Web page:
Going native

The other day my supervisor (who did her honours in anthropology) asked me how it is going at the moment. At the end of the conversation she jokingly reminded me not to ‘go native’. Warnings against going native were rather big in old-school anthropology, but I wonder what that would even look like in my project. After all, I am spending most of my time in quite a nice suburb with friendly people active in community groups. Perhaps a bit of a self-audit is in order.


I am drinking less alcohol

At first this was because I simply was not getting the opportunity to drink much, but now I rarely feel like a drink.


I am doing things slower

This is not me saying that the people I am spending time with are slow. I tend to do multiple things at once and rush to get tasks done. While this is a great skill to have at work, it is not a particularly social way to do things when you are in a volunteer setting. The first few weeks I spent with groups I was perhaps too focused on being useful, which was not helpful; they had enough people there to get the job done before I arrived and will have enough people there when they leave. This new, slower pace does not shut off when I get back home, which might not be a bad thing because I seem to be less clumsy when I do not rush.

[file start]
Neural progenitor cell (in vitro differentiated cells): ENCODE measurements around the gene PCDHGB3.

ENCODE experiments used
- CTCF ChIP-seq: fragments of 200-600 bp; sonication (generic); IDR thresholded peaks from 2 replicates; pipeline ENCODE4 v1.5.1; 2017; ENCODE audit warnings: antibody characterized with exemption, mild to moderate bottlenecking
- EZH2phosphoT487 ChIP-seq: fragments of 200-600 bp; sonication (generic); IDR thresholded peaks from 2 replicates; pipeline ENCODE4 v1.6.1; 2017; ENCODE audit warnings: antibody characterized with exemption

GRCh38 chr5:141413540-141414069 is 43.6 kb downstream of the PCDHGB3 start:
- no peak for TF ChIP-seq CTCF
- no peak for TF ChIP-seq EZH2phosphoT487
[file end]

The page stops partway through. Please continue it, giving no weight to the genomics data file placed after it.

I do not mind the ‘real world’

The first few days I spent meeting with people to set up various things for my project were overwhelming after a few solid months of reading, writing, more reading, and the odd seminar. Now I cannot imagine having to find the self discipline to even sit down to write some notes on the books I borrowed from the library over a month ago. There is a slight risk that I will find something in suburb-life that makes living such a life much more enticing than asking questions and writing about such a life. Public lectures and seminar series do not seem that enticing and most weeks I do not even notice I have not had a single conversation about ‘ideas’.


Alright, the last point is a bit of an exaggeration. I do not mind the coffee drinking, weeding and dinners that happen in the real world, but I am not so sure I am keen to go back to a full time real world job. So perhaps there is hope for me finishing yet (or at least not quitting until my scholarship is up).



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